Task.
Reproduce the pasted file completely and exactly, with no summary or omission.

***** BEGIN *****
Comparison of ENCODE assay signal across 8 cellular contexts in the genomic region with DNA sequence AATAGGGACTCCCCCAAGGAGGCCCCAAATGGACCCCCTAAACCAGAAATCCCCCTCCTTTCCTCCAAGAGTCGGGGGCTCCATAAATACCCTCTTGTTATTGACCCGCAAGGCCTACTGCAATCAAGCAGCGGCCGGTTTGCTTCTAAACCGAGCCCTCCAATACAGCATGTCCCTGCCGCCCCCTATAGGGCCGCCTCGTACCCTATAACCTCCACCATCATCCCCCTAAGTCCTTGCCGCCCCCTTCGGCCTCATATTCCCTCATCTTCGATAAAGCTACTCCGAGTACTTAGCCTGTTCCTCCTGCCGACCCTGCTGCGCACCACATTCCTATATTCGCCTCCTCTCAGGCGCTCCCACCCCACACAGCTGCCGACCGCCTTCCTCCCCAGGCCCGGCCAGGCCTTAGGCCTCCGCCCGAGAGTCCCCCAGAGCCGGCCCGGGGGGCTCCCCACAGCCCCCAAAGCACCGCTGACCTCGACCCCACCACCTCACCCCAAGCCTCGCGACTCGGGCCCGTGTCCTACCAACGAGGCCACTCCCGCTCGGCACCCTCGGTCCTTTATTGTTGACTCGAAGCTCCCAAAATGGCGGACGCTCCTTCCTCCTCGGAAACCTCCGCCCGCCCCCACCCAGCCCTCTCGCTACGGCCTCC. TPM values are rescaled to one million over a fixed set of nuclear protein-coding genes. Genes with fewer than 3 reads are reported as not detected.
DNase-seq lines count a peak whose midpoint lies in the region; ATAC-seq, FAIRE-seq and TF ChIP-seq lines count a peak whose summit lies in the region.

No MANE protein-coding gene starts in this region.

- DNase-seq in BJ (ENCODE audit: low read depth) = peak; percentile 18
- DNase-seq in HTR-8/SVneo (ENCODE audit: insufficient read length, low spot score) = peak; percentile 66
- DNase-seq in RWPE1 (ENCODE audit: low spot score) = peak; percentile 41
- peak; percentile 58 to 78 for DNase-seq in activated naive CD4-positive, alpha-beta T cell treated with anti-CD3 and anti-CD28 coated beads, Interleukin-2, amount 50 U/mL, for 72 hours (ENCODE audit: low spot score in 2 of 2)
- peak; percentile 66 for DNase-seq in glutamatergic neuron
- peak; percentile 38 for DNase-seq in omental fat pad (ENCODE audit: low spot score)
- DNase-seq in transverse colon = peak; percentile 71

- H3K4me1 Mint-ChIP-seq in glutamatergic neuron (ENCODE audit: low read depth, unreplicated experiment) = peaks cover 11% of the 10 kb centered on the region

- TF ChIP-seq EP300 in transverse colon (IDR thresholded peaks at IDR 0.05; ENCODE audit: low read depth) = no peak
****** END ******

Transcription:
Comparison of ENCODE assay signal across 8 cellular contexts in the genomic region with DNA sequence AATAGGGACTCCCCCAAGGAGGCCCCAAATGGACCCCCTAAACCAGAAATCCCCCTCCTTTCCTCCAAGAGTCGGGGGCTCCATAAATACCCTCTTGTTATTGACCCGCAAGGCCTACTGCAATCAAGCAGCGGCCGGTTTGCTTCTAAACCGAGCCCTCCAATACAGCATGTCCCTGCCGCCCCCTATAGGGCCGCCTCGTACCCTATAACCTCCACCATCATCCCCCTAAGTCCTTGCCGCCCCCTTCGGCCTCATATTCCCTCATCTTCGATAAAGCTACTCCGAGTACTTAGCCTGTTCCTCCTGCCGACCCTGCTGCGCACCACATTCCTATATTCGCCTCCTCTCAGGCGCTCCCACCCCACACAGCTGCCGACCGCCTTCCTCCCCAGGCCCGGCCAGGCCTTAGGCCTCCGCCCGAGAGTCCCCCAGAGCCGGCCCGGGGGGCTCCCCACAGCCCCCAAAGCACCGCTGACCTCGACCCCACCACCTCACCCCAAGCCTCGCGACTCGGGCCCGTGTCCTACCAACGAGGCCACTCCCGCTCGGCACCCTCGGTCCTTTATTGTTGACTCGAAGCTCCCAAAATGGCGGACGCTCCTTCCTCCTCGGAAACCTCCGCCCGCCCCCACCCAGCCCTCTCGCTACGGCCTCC. TPM values are rescaled to one million over a fixed set of nuclear protein-coding genes. Genes with fewer than 3 reads are reported as not detected.
DNase-seq lines count a peak whose midpoint lies in the region; ATAC-seq, FAIRE-seq and TF ChIP-seq lines count a peak whose summit lies in the region.

No MANE protein-coding gene starts in this region.

- DNase-seq in BJ (ENCODE audit: low read depth) = peak; percentile 18
- DNase-seq in HTR-8/SVneo (ENCODE audit: insufficient read length, low spot score) = peak; percentile 66
- DNase-seq in RWPE1 (ENCODE audit: low spot score) = peak; percentile 41
- peak; percentile 58 to 78 for DNase-seq in activated naive CD4-positive, alpha-beta T cell treated with anti-CD3 and anti-CD28 coated beads, Interleukin-2, amount 50 U/mL, for 72 hours (ENCODE audit: low spot score in 2 of 2)
- peak; percentile 66 for DNase-seq in glutamatergic neuron
- peak; percentile 38 for DNase-seq in omental fat pad (ENCODE audit: low spot score)
- DNase-seq in transverse colon = peak; percentile 71

- H3K4me1 Mint-ChIP-seq in glutamatergic neuron (ENCODE audit: low read depth, unreplicated experiment) = peaks cover 11% of the 10 kb centered on the region

- TF ChIP-seq EP300 in transverse colon (IDR thresholded peaks at IDR 0.05; ENCODE audit: low read depth) = no peak